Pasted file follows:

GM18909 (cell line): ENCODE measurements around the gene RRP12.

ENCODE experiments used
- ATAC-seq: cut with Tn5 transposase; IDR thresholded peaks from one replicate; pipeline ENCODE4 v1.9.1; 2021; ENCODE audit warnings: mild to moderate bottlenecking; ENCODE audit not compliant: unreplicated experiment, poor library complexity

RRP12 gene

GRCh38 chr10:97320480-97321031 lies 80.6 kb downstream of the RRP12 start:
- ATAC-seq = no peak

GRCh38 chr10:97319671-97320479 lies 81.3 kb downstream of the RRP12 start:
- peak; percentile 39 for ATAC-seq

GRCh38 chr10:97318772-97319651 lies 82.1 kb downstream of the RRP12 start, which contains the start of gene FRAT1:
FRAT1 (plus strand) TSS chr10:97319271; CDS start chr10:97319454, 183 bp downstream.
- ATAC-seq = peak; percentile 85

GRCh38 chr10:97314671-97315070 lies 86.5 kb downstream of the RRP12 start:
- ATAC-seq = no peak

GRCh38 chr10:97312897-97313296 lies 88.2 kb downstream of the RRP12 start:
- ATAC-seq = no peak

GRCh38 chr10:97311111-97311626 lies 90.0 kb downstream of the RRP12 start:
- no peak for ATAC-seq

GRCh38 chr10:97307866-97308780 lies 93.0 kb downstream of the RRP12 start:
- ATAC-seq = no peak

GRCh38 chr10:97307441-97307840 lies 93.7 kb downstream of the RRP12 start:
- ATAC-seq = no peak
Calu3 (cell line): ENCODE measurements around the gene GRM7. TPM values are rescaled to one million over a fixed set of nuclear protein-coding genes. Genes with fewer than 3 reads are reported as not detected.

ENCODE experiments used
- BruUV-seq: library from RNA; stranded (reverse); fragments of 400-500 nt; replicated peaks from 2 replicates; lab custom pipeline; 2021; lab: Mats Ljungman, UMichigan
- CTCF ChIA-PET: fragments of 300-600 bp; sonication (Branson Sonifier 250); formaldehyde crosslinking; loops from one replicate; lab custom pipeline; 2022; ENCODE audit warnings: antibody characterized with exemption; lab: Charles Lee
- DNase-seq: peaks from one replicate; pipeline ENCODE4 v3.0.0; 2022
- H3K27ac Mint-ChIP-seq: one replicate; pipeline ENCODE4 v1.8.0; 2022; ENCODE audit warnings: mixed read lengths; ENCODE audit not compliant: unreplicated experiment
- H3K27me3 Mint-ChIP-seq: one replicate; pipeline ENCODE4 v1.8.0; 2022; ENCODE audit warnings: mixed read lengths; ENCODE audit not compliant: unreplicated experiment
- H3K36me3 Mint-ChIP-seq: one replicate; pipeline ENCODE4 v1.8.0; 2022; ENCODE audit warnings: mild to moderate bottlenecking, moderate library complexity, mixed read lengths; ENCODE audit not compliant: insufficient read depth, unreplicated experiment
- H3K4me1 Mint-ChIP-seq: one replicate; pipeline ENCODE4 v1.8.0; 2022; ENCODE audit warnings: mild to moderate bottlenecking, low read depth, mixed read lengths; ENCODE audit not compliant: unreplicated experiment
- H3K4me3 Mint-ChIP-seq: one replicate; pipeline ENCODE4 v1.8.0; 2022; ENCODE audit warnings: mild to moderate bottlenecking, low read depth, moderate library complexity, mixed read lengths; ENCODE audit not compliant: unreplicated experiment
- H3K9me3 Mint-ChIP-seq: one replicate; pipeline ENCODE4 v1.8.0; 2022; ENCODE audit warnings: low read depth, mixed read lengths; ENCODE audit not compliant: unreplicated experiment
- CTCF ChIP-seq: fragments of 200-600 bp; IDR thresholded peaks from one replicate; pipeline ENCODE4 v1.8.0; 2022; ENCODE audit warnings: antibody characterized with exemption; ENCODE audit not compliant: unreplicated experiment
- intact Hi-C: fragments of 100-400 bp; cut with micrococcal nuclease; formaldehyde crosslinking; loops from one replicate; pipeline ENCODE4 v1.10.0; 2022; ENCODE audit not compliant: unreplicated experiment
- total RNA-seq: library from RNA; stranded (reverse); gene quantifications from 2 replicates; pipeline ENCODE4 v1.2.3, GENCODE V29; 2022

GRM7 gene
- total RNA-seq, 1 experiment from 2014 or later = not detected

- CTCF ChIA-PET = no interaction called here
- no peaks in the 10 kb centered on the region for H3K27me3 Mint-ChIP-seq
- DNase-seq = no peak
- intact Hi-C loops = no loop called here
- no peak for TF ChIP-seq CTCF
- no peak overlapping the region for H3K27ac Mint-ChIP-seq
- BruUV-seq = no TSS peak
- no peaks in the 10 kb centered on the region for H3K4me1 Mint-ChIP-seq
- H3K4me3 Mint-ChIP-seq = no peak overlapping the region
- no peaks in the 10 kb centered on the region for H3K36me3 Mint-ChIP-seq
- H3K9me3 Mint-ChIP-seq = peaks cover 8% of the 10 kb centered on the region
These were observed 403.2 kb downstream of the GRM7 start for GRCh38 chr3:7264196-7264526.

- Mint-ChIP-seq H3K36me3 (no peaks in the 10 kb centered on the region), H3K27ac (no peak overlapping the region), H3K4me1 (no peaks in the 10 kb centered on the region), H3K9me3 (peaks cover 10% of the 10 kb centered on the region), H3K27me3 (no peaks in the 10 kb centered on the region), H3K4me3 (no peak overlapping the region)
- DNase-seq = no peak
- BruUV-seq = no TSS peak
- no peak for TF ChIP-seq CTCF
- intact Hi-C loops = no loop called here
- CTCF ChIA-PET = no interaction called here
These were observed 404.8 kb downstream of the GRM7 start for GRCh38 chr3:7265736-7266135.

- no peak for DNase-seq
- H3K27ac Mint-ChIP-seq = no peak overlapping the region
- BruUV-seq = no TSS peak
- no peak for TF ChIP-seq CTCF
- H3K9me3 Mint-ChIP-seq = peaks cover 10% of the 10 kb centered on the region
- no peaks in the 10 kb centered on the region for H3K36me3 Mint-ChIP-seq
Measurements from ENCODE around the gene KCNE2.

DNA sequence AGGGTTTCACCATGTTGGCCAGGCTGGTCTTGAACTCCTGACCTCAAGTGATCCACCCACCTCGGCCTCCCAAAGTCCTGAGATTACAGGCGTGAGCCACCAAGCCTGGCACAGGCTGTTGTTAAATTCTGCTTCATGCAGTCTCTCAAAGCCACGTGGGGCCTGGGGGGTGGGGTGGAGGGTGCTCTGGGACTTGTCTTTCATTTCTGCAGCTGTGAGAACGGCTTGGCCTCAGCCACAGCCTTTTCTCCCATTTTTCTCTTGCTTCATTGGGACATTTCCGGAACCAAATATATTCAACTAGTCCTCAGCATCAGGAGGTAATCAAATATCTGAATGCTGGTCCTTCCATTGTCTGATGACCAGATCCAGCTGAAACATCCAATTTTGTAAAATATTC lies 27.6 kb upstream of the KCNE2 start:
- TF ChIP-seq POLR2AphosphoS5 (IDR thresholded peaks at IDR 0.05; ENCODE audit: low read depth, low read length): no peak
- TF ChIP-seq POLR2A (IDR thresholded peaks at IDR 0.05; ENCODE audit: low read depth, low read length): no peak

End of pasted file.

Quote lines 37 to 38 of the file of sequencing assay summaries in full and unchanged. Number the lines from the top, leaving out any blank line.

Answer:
- total RNA-seq, 1 experiment from 2014 or later = not detected

- CTCF ChIA-PET = no interaction called here